TAIPEI (Taiwan News) — A U.S. State Department official on Monday (Dec. 2) raised concerns about U.S.-Taiwan relations after he refused to refer to Taiwan as a country.
On Monday, David R. Stilwell, assistant secretary of state for the Bureau of East Asian and Pacific Affairs, gave a speech at the Brookings Institution in Washington titled, "The U.S., China, and Pluralism in International Affairs." Despite the fact that the focus of the speech was pluralism in Asia, he failed to mention the arguably most pluralistic country in the region — Taiwan.
After Stilwell completed his speech and spoke with a senior fellow at the institution, a Taiwanese reporter from UDN was selected to ask the first question during a Q&A session at the 31-minute mark of the C-SPAN video. She asked whether, given the fact that he had visited Japan and other Asian countries to show U.S. support, "Do you plan to visit Taiwan to show your support?"
Stilwell responding by saying, "That's an easy answer. You mentioned 'countries' and you know the U.S. abides by the [US] Taiwan Relations Act and the Three [Joint] Communiques. So, um, I'm going to defer that one and note that we support that. And I will not refer to Taiwan as a 'country,' so, thank you." With his answer, Stilwell cast doubt on whether he would be willing to support Taiwan by paying a visit and appeared to defer to communist China by refusing to refer to Taiwan as a country.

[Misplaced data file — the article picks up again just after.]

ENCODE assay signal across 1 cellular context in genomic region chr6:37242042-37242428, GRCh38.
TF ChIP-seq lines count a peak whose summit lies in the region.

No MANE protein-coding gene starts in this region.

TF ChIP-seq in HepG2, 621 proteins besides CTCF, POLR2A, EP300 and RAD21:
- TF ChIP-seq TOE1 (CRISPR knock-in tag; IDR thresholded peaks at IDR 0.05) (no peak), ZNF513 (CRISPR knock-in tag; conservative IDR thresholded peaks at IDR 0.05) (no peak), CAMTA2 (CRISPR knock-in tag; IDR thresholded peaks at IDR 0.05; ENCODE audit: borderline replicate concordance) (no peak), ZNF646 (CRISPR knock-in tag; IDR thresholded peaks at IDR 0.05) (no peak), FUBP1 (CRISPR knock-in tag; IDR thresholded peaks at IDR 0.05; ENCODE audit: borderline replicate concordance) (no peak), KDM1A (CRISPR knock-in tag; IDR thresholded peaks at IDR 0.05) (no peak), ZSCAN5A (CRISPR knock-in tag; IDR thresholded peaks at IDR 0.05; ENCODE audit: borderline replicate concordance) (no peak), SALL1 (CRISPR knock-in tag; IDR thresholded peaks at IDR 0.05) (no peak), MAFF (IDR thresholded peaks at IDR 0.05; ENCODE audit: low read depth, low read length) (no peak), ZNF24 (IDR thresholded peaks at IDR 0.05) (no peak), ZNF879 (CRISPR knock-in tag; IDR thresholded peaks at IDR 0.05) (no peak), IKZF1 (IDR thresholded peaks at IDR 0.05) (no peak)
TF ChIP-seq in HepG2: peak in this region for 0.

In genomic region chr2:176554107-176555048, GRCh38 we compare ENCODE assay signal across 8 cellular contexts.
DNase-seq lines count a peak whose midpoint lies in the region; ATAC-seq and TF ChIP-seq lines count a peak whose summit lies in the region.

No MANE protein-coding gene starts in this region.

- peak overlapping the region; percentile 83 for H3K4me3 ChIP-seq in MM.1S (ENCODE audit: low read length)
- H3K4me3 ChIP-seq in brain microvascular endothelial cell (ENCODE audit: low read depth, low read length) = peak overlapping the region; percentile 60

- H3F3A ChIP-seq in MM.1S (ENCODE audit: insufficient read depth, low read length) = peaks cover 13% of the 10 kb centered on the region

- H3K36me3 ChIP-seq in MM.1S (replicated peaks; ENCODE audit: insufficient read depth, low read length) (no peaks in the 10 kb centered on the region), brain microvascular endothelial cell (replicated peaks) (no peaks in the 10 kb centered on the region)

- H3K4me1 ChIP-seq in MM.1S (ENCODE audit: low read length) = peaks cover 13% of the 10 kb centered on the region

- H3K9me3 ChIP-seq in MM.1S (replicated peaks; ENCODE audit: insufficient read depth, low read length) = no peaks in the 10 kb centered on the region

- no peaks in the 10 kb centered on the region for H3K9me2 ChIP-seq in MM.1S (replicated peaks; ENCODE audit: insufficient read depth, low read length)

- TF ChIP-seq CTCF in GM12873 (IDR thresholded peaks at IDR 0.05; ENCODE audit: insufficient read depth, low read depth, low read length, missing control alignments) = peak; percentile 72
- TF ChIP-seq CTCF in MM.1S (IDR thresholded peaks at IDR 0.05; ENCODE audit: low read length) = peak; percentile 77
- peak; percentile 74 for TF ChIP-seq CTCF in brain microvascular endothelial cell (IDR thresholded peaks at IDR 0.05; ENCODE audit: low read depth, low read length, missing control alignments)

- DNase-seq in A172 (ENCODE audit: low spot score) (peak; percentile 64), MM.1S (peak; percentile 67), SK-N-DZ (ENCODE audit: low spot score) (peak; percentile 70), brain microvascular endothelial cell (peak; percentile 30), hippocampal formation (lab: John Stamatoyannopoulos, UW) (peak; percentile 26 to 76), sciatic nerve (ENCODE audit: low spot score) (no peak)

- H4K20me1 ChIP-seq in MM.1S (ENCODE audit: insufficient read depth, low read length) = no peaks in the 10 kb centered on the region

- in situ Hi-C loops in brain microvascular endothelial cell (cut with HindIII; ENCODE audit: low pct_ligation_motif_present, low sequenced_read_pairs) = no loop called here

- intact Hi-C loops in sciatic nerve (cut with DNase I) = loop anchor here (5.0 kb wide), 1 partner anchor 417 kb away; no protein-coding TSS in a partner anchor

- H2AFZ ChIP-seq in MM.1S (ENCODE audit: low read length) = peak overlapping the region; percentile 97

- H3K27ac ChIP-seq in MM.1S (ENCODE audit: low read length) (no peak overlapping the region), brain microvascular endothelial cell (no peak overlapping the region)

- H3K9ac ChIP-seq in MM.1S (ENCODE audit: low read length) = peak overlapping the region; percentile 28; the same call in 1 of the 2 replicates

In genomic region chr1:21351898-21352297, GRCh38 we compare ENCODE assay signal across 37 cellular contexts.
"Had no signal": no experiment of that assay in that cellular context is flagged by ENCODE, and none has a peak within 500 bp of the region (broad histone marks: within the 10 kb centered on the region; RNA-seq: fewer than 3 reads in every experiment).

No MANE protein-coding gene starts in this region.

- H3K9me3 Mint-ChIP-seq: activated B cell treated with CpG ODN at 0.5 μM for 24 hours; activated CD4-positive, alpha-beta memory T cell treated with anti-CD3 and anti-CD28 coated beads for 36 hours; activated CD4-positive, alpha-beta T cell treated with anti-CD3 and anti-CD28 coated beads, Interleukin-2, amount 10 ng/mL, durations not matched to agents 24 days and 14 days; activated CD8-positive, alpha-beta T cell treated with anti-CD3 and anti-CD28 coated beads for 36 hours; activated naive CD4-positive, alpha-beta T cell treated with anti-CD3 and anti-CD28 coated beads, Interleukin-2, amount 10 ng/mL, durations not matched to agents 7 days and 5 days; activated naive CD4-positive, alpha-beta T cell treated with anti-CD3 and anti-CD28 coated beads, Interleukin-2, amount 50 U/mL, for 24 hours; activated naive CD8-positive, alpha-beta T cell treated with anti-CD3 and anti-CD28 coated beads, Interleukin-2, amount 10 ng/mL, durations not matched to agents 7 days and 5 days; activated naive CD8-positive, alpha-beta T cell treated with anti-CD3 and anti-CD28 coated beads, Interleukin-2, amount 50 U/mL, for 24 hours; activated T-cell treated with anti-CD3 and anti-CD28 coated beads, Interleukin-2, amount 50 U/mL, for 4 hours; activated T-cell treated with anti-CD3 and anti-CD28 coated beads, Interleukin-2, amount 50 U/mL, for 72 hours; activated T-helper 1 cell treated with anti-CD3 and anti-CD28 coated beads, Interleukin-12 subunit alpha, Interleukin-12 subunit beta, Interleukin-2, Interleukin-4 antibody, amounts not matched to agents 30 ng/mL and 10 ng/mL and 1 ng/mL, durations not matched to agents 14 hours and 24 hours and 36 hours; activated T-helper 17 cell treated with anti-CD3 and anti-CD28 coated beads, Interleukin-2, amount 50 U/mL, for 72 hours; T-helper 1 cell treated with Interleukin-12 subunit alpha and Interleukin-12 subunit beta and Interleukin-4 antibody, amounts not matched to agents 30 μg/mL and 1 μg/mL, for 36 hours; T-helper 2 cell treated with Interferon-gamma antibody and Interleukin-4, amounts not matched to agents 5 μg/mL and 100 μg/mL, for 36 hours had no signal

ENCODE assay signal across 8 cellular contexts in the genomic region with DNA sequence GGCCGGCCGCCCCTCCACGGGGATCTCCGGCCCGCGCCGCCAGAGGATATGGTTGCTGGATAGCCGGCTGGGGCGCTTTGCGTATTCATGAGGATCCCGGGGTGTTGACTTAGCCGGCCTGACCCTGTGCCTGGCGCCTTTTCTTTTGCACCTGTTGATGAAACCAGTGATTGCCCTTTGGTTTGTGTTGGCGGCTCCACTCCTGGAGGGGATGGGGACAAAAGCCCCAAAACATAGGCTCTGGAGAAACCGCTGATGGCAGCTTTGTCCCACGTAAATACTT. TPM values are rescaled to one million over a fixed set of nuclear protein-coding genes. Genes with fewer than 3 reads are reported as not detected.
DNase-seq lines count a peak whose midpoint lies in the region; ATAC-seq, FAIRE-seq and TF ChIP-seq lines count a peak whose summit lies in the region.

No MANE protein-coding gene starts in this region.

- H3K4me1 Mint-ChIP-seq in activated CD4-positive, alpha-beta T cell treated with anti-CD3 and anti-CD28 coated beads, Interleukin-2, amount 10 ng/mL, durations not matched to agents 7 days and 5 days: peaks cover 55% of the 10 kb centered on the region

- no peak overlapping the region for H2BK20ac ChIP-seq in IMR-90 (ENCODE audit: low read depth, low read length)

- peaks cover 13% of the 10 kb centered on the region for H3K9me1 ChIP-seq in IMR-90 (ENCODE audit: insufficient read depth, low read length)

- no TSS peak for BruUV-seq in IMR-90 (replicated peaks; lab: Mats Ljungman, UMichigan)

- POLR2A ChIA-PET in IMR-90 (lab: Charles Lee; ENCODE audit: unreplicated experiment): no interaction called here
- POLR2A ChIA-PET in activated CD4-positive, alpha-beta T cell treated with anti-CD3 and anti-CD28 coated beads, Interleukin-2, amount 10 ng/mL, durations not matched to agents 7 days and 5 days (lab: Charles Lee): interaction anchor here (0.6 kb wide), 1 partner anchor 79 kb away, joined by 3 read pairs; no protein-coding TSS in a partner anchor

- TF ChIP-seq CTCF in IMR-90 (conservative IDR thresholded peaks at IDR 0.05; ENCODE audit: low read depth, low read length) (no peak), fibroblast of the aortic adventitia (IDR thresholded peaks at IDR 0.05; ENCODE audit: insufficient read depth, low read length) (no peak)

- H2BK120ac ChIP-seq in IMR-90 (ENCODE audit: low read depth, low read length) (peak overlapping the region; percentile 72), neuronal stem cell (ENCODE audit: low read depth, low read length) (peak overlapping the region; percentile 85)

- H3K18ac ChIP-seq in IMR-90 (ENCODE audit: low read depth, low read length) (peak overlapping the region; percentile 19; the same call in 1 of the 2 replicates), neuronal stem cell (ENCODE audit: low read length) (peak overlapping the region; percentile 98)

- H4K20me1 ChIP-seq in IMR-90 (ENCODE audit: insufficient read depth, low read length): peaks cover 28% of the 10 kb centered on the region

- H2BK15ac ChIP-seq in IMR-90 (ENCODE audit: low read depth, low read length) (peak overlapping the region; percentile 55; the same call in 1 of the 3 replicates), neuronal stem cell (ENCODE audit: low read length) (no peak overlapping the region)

In response to Stilwell's remarks on Taiwan, Ministry of Foreign Affairs spokeswoman Joanne Ou (歐江安) said at a press conference on Tuesday (Dec. 3) that the ministry is aware of the situation and will communicate with the U.S. through its channels to found out if there is any further meaning, reported CNA. Ou emphasized that the relationship between Taiwan and the U.S. is "close and friendly."
Since the Trump administration has taken office, the U.S. has repeatedly reaffirmed Taiwan Relations Act and the Six Assurances to fulfill its security commitments on the Taiwan Strait. Ou pointed out that over this period, the U.S. has also approved five arms sales to Taiwan, "fully reflecting its consistent and firm support for Taiwan," according to the report.
However, Ou made it clear that Taiwan is a sovereign and independent country. Helping to fill in gaps in Stilwell's speech on pluralism, Ou said that Taiwan's achievements in democracy, freedom, human rights, and the development of the rule of law have also been lauded by countries with similar values and the international community.